Summary: Implement the Fantastically Inane SHell, hereafter known as fish. This interactive shell will allow you to change subdirectories, and execute external Unix programs. For extra credit, it will be able to run processes in the background, similarly to ksh.
Detail: When fish is first executed, it should print
out a "fish$" prompt, and allow the user to input a single line
of text. This line of text should be parsed (I suggest using the
strtok() function for this) into separate words (separated by
spaces or tabs) and stored in a "
Once fish calls execvp() to run the external program, it should call wait() to wait for the process to complete before issuing another prompt. (This won't be the case if you're implementing the extra credit, below.)
Not all commands will be sent to exec, however. The shell will implement two internal commands: cd and exit.
The cd command takes a single argument: the name of the directory to change to. fish will pass this argument to the system call chdir() to actually change its directory.
The exit command can take a numerical argument which will be used to for fish's call to exit(). If no argument is given, fish will call exit(0).
Both cd and exit should check to see that the correct command line arguments are passed to them, and should print out a message to stderr in case of error.
Misc notes: External commands must be executed using the fork/exec combination! Use of the system() library call is not allowed.
You don't need to implement any special shell features like wildcards, quotes, escapes, variable substitution, job control, aliases, non-interactive processing, script flow control, etc., etc. Relax.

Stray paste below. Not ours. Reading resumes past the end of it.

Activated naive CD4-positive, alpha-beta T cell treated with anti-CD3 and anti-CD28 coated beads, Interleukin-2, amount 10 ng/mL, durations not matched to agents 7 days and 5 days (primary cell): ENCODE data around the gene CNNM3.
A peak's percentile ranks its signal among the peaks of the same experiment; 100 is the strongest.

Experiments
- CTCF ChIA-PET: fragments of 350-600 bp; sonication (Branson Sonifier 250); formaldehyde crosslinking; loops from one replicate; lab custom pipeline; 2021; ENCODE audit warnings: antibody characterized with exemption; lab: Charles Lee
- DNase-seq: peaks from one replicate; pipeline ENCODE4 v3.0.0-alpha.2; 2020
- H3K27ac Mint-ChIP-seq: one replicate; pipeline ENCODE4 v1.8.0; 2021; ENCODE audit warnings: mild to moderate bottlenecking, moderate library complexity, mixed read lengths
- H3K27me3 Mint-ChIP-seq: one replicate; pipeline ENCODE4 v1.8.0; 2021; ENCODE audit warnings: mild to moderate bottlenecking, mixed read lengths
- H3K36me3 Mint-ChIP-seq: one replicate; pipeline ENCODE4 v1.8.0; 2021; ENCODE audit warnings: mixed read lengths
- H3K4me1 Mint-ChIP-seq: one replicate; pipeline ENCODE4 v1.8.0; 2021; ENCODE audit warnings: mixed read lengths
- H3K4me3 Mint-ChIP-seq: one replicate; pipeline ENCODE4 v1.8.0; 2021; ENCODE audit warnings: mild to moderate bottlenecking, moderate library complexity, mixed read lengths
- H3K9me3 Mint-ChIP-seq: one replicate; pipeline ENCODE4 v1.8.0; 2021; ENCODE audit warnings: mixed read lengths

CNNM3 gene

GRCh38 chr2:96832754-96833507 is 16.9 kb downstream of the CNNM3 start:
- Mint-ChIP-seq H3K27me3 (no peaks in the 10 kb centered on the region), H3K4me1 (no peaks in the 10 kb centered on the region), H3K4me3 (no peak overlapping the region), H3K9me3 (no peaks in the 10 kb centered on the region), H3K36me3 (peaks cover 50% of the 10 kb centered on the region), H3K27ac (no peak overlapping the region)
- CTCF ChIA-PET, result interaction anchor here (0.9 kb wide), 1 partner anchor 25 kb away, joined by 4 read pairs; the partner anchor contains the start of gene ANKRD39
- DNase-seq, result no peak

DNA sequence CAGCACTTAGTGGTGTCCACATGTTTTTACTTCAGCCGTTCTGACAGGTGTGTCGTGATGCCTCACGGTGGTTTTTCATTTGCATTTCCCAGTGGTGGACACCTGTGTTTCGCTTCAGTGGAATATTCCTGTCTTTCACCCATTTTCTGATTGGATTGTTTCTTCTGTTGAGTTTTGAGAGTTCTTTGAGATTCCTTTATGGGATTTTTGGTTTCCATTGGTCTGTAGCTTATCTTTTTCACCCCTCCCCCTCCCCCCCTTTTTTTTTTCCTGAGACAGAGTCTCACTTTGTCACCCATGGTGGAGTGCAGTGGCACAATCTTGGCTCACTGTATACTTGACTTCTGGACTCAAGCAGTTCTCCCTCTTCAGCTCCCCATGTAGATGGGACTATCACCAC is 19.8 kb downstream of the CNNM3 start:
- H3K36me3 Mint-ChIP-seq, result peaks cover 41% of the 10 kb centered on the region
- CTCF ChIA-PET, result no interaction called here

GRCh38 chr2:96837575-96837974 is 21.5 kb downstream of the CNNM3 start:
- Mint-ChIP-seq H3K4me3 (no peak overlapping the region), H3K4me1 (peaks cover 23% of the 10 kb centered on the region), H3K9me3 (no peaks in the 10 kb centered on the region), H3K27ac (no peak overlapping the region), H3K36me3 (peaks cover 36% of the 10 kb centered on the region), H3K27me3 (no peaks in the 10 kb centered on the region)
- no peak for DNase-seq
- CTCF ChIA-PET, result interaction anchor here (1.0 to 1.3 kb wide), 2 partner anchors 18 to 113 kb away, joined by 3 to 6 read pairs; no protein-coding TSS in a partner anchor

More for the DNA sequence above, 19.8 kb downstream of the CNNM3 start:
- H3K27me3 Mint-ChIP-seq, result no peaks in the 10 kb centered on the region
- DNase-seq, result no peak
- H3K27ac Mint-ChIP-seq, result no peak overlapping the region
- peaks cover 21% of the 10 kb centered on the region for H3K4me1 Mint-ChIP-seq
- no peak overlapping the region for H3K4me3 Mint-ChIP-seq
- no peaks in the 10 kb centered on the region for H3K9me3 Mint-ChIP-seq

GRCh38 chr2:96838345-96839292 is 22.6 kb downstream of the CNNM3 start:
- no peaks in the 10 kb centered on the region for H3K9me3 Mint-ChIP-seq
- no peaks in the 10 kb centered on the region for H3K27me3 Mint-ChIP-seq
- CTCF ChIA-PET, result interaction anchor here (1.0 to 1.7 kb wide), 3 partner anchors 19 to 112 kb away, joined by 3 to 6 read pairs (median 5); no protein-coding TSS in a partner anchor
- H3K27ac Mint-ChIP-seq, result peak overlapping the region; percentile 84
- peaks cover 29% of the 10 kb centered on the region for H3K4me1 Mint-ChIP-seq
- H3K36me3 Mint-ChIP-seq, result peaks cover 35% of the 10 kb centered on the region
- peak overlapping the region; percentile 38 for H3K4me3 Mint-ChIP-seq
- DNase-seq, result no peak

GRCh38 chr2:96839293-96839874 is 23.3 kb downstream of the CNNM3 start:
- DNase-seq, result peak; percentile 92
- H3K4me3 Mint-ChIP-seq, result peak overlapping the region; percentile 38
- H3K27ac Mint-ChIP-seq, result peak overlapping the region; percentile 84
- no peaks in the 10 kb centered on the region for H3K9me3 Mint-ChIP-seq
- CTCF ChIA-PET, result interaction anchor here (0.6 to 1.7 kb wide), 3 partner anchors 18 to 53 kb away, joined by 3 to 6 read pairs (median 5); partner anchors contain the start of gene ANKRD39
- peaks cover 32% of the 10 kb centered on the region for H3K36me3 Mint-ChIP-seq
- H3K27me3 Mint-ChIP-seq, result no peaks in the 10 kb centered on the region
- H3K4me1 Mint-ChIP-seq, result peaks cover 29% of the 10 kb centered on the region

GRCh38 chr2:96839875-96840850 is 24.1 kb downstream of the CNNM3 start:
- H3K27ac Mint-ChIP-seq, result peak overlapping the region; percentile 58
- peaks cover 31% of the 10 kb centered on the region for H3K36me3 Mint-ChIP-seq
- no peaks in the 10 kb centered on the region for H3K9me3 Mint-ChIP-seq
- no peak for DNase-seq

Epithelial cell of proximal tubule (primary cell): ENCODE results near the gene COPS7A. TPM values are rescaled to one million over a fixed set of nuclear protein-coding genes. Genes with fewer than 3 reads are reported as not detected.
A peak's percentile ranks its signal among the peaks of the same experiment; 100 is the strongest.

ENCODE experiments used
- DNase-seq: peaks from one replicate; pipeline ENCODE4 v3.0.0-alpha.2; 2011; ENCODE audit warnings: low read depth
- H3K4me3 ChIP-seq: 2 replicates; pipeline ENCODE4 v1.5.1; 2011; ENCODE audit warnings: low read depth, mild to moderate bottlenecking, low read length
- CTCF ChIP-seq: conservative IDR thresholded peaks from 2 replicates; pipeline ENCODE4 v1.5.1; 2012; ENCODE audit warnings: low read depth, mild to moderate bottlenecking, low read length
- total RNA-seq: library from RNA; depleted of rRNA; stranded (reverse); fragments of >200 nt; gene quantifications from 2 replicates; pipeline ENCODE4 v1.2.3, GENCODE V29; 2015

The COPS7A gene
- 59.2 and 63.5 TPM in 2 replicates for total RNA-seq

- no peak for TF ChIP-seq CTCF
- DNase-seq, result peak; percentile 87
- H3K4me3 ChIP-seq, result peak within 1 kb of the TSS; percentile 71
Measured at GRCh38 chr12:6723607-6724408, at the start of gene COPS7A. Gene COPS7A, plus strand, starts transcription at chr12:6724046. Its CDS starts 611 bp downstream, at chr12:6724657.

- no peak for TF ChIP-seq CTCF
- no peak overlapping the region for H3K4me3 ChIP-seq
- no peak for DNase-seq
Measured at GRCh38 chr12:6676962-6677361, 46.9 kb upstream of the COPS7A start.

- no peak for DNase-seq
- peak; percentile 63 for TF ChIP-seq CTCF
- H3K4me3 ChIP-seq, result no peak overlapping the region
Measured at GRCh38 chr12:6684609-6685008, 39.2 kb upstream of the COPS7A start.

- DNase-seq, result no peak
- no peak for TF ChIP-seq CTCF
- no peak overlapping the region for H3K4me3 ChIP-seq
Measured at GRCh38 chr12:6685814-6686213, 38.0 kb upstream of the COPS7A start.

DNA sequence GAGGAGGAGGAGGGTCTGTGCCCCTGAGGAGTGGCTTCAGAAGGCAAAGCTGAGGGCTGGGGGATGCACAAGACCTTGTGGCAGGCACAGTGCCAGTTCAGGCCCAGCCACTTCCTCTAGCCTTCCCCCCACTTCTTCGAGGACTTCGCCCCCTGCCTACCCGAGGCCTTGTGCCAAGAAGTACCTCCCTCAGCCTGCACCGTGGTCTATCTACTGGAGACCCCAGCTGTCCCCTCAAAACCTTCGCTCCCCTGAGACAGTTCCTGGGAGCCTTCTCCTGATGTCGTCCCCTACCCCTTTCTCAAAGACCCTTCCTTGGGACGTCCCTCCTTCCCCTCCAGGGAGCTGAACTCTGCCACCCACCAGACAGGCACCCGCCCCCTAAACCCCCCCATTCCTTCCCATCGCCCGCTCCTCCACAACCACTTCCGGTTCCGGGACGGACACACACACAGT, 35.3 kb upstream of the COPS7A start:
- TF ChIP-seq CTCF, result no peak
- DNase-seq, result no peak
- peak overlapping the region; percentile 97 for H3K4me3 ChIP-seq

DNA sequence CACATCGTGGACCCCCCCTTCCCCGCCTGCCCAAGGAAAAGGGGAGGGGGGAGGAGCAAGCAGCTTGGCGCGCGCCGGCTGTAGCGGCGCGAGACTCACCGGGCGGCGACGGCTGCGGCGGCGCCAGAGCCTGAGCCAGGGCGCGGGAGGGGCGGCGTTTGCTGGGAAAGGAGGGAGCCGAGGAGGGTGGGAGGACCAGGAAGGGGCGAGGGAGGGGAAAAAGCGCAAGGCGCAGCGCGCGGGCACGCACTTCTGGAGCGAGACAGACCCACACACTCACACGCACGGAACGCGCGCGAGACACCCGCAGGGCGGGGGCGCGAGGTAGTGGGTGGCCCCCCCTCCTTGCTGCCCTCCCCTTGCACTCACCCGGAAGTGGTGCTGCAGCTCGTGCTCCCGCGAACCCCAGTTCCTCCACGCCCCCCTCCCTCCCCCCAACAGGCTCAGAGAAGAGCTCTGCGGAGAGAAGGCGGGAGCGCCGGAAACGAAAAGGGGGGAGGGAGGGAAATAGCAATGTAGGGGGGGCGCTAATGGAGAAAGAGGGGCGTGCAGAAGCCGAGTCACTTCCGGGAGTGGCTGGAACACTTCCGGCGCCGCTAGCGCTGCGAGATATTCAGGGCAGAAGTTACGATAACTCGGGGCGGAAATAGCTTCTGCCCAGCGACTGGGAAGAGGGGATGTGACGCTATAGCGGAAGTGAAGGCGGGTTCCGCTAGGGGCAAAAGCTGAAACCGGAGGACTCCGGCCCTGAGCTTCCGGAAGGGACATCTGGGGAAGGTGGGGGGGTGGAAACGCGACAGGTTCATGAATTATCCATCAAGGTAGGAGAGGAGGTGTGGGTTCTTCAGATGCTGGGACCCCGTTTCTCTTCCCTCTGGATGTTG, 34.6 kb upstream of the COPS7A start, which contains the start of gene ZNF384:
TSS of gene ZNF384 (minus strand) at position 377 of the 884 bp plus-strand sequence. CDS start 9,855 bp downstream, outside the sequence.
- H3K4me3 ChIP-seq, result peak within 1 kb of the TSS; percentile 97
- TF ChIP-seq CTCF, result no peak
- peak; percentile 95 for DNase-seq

Extra Credit: For 7 (seven) points, modify the shell so that if the last argument for an external command is "&", it will run that process "in the background" and return you to the "fish$" prompt immediately. The shell should print the following message to stderr:
fish: background process %d started
where %d is the PID of the background process. Likewise, when the process dies, the shell should print:
fish: background process %d died
When the process dies, you may print the death message asynchronously; you don't need to wait until the next "fish$" prompt like ksh does.
Remember that you will have to call wait() sometime to handle the zombies as your background processes die. To do this, implement a signal handler to catch SIGCHLD. All this signal handler will have to do is call wait() and print the above message.
You are not allowed to handle zombies by ignoring SIGCLD (as opposed to SIGCHILD). Additionally, you must use sigaction() to set up the handler, not signal().
Note that the "&" must be separated from the last actual
argument by a space or tab. While "xterm&" would not need to
Sample Usage: Here is a sample run from an implementation of the fish shell:
$ fish fish$ ls Makefile fish fish.c fish.o fish$ make make: Nothing to be done for `all'. fish$ xterm & [Extra Credit!] fish: background process 20891 started fish$ ls Makefile fish fish.c fish.o fish: background process 20891 died fish$ cd .. fish$ pwd /usr/local/home/beej/298C fish$ ls a.out telnettalk.c fish fish$ ls -l telnettalk.c -rw-r--r-- 1 beej users 1538 Aug 14 14:11 telnettalk.c fish$ cd usage: cd directory fish$ exit 1 2 usage: exit [n] fish$ exit 2 $ echo $? 2 $
Directory structure: Please place the sources for this program in your ~/298C-02/prog2 directory.
The Makefile: Implement a Makefile for this project. It will be a bit simpler than the one for assignment 1. We should be able to simply type "make" and it will build your shell.
Late Policy: 5 (five) points per day, as the clock rolls over midnight.